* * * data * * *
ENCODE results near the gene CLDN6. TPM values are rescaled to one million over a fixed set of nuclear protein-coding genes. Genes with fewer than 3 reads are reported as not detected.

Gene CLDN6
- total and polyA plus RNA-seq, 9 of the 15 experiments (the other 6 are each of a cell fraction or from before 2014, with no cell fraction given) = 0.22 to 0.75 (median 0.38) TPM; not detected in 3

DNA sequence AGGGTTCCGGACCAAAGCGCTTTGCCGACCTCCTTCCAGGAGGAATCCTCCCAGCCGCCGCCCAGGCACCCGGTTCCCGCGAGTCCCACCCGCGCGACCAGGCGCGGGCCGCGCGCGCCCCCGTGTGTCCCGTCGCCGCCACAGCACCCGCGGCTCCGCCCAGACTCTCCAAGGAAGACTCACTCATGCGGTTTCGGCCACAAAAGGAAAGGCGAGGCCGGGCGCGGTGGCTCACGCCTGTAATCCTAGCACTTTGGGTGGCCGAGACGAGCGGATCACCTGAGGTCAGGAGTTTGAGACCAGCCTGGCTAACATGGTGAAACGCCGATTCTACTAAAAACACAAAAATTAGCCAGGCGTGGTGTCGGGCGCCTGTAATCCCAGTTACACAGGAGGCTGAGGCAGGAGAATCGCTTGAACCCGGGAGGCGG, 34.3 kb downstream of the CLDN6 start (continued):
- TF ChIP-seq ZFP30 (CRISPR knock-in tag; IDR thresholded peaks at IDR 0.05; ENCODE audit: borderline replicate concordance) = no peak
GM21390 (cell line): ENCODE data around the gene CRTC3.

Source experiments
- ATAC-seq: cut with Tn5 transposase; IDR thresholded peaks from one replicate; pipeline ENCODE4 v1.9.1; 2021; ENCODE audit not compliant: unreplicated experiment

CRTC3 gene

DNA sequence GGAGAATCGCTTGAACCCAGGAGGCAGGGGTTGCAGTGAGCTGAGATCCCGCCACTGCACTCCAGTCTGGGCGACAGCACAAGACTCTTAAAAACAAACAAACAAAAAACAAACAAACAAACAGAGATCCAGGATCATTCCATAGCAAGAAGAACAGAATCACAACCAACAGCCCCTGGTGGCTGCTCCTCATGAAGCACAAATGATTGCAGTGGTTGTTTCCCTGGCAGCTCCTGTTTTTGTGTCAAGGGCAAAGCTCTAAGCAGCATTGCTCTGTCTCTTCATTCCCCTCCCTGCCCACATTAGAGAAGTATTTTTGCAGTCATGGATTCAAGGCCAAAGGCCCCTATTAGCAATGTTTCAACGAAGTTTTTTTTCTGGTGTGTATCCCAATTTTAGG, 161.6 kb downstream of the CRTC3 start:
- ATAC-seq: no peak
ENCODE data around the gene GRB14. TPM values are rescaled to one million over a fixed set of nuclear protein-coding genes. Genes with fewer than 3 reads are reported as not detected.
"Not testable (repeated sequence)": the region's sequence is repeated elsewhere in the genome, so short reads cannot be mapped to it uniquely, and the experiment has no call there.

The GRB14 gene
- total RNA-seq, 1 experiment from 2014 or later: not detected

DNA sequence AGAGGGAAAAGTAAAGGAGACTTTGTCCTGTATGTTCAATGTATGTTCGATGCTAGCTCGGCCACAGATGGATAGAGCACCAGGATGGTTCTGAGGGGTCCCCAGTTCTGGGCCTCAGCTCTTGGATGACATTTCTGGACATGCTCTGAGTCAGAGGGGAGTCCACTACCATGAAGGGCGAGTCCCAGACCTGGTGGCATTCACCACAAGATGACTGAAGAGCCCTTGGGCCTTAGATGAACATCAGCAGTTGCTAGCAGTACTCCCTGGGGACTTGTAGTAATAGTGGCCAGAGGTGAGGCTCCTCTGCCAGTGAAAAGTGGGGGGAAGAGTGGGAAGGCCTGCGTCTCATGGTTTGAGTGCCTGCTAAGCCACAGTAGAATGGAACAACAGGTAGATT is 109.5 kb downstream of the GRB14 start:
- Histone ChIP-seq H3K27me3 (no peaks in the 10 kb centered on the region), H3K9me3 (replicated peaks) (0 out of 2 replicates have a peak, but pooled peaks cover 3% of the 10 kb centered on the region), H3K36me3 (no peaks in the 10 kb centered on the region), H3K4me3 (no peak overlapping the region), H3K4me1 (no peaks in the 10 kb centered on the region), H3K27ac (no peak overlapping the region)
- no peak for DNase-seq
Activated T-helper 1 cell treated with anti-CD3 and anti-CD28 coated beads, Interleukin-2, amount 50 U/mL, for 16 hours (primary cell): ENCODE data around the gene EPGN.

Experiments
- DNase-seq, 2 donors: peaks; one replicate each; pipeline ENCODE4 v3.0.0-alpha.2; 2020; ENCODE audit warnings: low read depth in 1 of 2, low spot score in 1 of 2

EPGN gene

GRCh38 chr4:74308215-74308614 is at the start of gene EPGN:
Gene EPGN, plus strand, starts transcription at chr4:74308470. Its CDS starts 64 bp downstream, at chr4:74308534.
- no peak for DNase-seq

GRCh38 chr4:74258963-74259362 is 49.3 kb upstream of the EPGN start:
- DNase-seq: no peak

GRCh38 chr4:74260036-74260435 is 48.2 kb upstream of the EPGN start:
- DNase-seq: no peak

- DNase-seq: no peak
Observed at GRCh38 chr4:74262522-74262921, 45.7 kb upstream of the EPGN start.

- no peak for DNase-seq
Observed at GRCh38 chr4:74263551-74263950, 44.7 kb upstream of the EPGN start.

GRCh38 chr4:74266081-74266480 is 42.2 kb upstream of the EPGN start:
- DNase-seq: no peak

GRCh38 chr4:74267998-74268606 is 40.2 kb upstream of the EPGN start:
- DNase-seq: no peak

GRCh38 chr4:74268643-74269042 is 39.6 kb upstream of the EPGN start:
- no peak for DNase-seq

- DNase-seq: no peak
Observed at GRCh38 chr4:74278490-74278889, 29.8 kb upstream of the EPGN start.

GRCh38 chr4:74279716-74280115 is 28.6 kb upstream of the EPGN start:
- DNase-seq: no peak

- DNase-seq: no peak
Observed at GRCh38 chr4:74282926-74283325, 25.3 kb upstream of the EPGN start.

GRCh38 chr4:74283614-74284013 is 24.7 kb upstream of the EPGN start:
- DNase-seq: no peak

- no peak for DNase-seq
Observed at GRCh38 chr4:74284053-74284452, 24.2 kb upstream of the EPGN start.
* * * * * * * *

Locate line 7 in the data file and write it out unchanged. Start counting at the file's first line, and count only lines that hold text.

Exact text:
Source experiments